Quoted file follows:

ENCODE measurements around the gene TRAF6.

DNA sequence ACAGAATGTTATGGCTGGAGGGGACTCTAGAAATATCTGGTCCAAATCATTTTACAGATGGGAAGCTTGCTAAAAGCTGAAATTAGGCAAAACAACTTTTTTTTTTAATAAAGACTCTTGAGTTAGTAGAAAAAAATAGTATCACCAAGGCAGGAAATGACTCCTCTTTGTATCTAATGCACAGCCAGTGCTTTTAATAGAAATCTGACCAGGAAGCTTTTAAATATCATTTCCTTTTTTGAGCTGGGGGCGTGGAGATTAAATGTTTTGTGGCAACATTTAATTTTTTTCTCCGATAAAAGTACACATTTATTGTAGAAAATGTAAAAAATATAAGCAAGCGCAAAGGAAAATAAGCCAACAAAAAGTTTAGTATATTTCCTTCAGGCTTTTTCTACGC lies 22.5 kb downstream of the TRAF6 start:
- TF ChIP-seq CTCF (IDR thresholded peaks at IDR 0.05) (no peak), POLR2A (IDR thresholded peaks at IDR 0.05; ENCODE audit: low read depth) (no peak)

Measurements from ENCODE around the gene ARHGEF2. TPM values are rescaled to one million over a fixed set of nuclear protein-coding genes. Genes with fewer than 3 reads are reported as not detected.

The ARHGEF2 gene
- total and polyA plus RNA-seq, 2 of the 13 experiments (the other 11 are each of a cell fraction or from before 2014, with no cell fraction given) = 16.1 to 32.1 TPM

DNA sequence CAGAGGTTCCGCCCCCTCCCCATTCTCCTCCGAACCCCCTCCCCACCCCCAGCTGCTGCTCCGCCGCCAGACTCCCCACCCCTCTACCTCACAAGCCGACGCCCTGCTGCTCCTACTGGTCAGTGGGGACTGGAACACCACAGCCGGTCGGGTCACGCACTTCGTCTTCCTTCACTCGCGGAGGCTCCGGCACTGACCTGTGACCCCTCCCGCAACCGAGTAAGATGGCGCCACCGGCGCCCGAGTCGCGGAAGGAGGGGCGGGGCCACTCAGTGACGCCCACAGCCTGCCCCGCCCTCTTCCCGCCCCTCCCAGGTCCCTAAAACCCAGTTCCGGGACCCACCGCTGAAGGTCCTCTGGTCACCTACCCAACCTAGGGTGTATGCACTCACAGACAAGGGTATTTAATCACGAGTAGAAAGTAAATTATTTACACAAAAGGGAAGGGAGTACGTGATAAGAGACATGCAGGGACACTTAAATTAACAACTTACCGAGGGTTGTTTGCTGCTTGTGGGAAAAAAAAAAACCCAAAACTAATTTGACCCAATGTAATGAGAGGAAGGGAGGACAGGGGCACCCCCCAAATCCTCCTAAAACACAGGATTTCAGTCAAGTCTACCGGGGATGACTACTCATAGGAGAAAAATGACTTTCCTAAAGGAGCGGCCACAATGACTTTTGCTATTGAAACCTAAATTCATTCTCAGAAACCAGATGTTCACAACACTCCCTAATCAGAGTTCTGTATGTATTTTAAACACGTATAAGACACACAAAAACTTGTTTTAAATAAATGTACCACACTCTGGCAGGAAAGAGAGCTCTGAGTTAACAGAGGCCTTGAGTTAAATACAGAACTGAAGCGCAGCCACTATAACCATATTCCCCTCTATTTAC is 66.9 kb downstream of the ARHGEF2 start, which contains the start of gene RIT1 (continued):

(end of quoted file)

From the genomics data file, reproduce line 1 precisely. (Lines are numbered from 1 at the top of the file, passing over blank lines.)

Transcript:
ENCODE measurements around the gene TRAF6.